Real-time cloud architecture offers several advantages: dynamic scaling to handle fluctuating data loads, immediate responses for enhanced client service, and swift decision-making powered by real-time insights. This empowers organizations to embrace innovation, streamline operations through digitizing essential systems, and potentially gain efficiency and resource savings. For instance, it can enable early anomaly detection in critical sectors like transportation, leading to increased safety and accelerated technology adoption.
The increasing adoption of cloud computing brings significant benefits and amplifies existing security risks. In 2024, three critical measures will mitigate these risks and ensure continued trust in the cloud: data encryption, robust authentication protocols, and comprehensive disaster recovery plans.
Data encryption: In an era of escalating cyber threats, data encryption safeguards sensitive information stored in the cloud. By converting data into an unreadable format, unauthorized parties are effectively locked out, even if they gain access to cloud storage systems. As sophisticated hacking techniques emerge, advanced encryption algorithms, including those resistant to potential quantum computing threats, will be increasingly sought after.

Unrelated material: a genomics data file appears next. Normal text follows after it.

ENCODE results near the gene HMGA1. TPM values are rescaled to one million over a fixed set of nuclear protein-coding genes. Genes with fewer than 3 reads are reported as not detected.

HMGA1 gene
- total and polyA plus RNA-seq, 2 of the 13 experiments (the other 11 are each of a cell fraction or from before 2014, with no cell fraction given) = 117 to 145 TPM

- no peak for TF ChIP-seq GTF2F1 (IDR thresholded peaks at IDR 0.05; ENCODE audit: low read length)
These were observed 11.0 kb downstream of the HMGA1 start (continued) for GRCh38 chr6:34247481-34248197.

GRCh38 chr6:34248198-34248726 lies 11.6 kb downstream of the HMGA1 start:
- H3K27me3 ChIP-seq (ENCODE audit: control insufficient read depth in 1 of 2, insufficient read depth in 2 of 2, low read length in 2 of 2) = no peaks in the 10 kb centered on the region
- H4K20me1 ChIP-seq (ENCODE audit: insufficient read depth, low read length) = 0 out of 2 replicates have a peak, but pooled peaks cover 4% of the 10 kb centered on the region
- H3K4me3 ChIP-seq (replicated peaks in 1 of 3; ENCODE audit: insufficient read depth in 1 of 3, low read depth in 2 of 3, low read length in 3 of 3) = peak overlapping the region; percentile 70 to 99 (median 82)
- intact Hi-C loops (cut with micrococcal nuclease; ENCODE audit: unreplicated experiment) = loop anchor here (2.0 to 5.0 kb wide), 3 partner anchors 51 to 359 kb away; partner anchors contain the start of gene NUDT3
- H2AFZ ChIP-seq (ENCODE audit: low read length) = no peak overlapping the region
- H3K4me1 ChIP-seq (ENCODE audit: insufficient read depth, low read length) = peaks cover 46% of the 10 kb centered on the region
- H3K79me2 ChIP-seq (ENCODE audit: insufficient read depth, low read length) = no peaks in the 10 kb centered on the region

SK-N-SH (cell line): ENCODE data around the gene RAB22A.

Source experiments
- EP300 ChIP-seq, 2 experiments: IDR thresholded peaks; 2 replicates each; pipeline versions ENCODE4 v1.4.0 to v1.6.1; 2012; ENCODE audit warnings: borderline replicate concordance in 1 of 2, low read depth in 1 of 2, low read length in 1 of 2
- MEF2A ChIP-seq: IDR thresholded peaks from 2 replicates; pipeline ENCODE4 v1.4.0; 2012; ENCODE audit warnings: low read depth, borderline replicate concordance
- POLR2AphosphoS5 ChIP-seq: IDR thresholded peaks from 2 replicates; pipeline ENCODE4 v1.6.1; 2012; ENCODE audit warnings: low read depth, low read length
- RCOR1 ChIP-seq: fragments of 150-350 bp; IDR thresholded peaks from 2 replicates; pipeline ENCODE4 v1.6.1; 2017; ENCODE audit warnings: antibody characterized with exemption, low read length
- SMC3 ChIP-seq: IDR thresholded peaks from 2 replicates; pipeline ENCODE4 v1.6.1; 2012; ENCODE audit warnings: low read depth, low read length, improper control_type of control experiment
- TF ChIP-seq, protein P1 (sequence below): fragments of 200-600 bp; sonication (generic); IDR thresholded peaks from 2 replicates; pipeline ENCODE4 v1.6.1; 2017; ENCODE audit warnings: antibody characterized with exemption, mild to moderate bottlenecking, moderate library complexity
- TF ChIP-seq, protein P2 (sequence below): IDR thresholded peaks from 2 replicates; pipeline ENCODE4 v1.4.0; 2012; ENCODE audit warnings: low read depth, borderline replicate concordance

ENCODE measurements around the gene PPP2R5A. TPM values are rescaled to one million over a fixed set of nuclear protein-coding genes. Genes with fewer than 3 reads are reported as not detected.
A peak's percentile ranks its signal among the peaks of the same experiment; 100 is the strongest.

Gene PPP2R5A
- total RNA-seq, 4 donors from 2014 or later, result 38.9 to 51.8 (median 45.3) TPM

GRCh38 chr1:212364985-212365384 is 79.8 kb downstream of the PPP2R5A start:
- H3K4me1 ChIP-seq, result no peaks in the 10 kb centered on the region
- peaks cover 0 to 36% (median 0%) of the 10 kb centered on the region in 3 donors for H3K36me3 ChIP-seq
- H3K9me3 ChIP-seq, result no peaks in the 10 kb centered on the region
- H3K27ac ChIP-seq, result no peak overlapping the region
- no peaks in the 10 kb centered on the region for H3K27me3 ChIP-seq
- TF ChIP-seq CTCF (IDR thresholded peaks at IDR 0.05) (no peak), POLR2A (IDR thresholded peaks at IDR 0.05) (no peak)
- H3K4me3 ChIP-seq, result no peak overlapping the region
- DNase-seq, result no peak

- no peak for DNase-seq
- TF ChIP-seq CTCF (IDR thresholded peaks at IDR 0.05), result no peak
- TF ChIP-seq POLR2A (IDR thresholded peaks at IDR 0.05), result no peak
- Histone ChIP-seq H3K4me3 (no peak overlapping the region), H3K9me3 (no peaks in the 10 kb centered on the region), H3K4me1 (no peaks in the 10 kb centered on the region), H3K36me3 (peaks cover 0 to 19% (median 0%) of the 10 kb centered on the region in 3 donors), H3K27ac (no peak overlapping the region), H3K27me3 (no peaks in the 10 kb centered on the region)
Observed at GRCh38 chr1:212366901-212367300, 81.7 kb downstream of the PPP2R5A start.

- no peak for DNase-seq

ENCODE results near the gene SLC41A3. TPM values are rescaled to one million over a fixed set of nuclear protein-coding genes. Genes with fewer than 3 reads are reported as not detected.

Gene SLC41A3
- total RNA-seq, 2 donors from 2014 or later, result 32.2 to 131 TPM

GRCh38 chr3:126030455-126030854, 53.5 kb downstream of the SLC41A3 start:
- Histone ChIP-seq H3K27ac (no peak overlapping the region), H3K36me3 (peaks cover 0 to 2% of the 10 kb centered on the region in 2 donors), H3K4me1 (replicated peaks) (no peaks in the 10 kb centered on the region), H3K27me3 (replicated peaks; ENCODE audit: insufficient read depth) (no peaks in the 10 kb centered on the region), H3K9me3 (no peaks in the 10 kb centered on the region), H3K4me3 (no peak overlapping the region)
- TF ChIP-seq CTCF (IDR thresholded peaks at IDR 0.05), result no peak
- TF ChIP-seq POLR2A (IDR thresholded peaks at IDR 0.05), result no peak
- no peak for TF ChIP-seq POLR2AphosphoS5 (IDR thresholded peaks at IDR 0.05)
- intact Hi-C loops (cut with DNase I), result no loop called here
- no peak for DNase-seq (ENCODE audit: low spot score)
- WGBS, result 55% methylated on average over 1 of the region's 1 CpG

Authentication: While encryption protects data at rest, robust authentication mechanisms control access to cloud resources. Multi-factor authentication (MFA) will become the new standard, moving beyond traditional password-based verification to leverage additional factors such as biometric verification, voice recognition, and user behavior analysis. This layered approach substantially reduces the risk of successful social engineering or brute-force attacks.
Disaster recovery: Even with robust security measures, unforeseen events like natural disasters or hardware malfunctions can disrupt cloud operations. Disaster recovery plans provide a crucial safety net, ensuring business continuity and data protection. Geographically dispersed cloud infrastructure, automated data replication, and seamless failover systems will be essential for minimizing downtime and data loss.
Recognizing that cloud security is not solely cloud providers' responsibility is essential. Businesses must actively engage in security best practices, including conducting regular vulnerability assessments, implementing employee training programs, and staying informed about the latest threats and mitigation strategies. Collaboration and transparency between cloud providers and their customers will build trust and foster a secure cloud ecosystem.
Industry cloud platforms